“But the principal complained that doing so will cost the college so much money. She said to me, ‘hold on with this one, but please help us to recharge the treatment plant bought by the Parents Teachers Association (PTA) and the Old Girls Association, which was abandoned. Help us recharge it with the recharging media, at least before it expires, we would have been able to seek for fund to put that place in good shape.’

Ajisafe said he recharged the two water plants for them at that moment and the children were drinking clean water. “That was about two years ago, and everything was okay. But water project requires regular maintenance. It is not just about recharging, it also involves putting somebody to supervise and test the water regularly.”

On whether the project truly achieved its purpose, since it was an intervention and considering the present situation, he stated, “I gave them discounts and recharged two of their treatment plant free of charge. I laid a pipe with my own money to a long distance, but they did not receive water because they could not make good their own tank. All that cost me a lot of money. What they needed to do was to just make it good and begin to benefit from it. All these I am not supposed to do legally. The intervention is not for them to get free water from me, but to get an established treatment plant that they can inherit at a certain time not for immediate intervention.”

Osime in her earlier explanation blamed the incident on lack of continuity by the school management, as she retired shortly after the inauguration of the water company.

According to her, “I left shortly before the water factory got its license for production of sachet water.  It got the license for bottled water shortly afterwards.  The agreement was that the investor would give Queen’s College part of the water.  While I was there, they laid a pipe from the factory to somewhere near the school hall but there was a complaint about the pipes being mixed with others or so. I expected that after I left, the management would have followed up with the investor.”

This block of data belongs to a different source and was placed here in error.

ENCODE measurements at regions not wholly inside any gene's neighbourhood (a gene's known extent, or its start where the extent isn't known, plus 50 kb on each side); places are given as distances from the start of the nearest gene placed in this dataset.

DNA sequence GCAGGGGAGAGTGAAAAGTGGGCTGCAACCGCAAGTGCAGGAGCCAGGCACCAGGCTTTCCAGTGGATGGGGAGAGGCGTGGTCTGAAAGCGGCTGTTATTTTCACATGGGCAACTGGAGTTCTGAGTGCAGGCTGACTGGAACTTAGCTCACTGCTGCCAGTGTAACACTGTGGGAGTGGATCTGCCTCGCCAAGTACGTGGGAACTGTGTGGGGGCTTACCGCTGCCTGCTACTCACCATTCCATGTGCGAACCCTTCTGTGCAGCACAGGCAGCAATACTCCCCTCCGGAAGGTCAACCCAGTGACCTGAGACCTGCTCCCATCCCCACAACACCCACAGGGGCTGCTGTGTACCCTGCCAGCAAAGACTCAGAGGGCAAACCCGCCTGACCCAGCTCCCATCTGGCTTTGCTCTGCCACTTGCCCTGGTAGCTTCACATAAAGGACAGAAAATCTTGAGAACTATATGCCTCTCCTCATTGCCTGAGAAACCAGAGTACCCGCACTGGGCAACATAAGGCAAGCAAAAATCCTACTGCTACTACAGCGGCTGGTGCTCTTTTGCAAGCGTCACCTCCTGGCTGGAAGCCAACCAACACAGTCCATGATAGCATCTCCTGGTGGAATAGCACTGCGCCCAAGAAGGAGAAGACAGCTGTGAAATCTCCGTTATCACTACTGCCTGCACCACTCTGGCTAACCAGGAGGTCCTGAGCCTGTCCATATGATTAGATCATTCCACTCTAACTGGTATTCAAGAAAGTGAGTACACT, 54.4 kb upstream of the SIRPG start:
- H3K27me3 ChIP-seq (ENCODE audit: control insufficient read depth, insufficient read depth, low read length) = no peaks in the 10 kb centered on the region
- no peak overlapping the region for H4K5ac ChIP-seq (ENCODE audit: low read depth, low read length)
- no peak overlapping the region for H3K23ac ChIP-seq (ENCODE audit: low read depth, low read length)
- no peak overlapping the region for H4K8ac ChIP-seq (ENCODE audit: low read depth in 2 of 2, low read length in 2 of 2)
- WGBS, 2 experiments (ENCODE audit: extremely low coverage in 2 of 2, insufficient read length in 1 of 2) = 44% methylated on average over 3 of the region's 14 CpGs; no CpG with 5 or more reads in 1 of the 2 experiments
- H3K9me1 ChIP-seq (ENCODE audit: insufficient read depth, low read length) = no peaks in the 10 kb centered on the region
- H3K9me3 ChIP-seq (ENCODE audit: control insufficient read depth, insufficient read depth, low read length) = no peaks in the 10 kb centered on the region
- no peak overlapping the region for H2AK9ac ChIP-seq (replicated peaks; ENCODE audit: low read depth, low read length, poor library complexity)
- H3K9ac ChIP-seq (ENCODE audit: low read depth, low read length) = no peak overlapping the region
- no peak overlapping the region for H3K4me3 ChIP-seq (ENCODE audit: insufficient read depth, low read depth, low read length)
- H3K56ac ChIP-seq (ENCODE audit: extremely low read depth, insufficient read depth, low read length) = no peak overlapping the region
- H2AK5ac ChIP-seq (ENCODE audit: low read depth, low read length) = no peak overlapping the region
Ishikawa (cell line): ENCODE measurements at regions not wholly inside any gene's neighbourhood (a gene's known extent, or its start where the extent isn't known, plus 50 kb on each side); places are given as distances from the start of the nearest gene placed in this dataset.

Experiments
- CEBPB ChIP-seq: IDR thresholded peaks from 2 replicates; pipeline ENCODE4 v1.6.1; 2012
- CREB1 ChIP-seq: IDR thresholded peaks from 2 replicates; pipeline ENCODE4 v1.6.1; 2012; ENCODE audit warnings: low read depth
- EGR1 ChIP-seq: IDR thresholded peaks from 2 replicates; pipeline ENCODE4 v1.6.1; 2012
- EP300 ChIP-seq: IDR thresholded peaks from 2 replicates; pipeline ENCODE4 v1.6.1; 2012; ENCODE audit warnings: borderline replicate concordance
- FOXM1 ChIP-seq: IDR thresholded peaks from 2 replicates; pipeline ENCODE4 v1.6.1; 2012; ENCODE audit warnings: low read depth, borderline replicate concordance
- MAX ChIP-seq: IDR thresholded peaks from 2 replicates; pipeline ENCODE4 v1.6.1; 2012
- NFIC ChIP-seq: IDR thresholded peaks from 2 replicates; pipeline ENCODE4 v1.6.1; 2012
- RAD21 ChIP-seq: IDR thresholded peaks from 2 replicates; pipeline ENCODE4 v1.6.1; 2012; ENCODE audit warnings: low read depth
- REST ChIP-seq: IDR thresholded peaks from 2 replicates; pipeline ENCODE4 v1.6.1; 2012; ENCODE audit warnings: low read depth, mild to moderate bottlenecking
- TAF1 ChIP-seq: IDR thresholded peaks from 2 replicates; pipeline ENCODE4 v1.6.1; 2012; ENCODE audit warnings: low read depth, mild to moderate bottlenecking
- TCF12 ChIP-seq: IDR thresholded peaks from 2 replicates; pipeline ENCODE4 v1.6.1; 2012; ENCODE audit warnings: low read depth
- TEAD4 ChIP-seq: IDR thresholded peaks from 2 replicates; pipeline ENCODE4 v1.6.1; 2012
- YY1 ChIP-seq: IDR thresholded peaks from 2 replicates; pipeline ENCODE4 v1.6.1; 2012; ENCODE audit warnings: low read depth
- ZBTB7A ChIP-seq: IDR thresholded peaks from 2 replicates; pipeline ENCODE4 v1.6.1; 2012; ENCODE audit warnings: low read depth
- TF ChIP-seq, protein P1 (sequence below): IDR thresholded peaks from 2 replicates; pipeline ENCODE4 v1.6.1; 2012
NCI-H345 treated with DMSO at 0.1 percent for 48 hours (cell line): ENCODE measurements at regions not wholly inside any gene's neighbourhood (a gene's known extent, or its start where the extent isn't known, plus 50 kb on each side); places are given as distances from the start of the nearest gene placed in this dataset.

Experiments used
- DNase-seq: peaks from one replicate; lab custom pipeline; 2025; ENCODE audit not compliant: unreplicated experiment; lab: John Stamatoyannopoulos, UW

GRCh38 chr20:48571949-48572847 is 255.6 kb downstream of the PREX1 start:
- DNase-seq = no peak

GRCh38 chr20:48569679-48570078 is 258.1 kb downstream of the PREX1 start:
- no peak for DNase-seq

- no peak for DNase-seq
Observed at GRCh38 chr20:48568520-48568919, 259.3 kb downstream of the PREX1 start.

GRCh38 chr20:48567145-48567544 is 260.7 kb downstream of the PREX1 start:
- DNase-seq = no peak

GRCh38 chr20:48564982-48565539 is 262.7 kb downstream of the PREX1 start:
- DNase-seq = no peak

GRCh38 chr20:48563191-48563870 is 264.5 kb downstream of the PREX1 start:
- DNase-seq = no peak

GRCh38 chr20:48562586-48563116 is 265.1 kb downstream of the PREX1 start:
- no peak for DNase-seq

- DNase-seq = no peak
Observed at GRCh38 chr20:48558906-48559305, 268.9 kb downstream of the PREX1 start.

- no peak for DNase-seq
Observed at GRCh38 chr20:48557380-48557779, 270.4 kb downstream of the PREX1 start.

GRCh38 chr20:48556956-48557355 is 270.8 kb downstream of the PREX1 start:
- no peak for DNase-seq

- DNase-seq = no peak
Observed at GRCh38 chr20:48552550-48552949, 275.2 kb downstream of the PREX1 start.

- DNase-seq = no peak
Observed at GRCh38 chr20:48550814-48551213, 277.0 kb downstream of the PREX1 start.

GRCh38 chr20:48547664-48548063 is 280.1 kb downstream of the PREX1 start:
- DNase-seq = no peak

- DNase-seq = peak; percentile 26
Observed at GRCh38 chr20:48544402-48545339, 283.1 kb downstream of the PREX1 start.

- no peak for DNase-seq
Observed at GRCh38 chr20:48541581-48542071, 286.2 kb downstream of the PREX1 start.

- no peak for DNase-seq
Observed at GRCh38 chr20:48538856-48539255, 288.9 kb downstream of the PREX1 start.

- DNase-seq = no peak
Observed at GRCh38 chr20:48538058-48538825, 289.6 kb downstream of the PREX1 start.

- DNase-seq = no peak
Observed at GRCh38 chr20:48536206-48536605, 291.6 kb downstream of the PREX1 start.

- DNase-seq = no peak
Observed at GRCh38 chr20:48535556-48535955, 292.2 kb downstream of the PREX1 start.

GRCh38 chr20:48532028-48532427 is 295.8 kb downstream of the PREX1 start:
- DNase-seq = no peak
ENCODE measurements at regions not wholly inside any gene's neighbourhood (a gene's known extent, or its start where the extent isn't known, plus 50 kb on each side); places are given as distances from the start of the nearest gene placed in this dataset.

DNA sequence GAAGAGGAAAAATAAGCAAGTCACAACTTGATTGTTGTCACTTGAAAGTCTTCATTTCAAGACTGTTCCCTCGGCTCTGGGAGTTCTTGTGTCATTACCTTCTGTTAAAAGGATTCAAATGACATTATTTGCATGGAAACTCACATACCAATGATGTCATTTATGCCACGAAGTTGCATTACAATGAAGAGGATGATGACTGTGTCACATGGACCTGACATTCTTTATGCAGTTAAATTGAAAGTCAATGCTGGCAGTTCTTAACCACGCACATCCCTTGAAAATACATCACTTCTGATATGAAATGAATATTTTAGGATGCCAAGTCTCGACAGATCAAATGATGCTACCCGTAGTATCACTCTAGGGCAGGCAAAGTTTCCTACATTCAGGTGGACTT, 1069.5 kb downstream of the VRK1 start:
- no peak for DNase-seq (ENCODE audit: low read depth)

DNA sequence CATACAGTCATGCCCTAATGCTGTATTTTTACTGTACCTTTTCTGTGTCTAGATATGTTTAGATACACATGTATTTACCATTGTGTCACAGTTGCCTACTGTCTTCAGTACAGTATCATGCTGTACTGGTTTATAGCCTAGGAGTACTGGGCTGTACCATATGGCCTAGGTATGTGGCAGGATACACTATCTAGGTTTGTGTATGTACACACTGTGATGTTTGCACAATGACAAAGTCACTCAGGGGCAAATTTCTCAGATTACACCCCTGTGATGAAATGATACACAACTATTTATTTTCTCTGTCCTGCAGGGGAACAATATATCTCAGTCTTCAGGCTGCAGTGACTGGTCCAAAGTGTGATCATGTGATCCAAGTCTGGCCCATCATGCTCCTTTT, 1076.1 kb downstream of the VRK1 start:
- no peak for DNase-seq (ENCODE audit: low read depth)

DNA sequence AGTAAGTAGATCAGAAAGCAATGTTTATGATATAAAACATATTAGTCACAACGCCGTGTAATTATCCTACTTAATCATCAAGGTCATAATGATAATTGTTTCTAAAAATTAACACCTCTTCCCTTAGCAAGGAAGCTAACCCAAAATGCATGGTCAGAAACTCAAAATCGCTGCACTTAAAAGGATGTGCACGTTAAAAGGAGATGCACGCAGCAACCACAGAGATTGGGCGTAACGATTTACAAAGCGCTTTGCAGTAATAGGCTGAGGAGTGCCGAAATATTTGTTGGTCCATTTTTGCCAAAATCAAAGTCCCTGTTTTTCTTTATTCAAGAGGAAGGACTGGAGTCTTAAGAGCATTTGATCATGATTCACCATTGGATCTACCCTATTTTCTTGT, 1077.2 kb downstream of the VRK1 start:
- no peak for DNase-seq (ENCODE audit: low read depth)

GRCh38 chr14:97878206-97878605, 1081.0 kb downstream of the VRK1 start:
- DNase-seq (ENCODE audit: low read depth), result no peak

But a staff of the college, who pleaded anonymity, informed The Guardian that the school wrote to the ministry on the water crisis and it promised to release money. “But they said they would add it to the overhead cost. However, when the money was released, there was shortfall in the overhead cost, and there was no addition as they pledged. Now they are shifting blames, when they did not release the money they were supposed to bring for the overhauling of the water tank and treatment plant.”


The Minister of Education, Mallam Adamu Adamu, had in a statement, consoled the families of the victims, informing that government is already addressing the challenge.

Director, Basic and Secondary Education of the Federal Ministry of Education, Jonathan Mbaka, also admitted that the incident was an outcome of a systemic failure.

Meanwhile, a parent and an engineer, Alexander Kazeem, had while commenting on the entire scenario that played out at the college, expressed grief on such avoidable incidents, adding that the leadership of the college underestimated the dangers inherent in drinking unclean water.

“The deaths would have been avoided if only the managers of the college understand the risk associated with unclean water. It is a big shame that children still die of water-borne diseases in a country like Nigeria. For me, the government and management of the institution were responsible for the deaths.”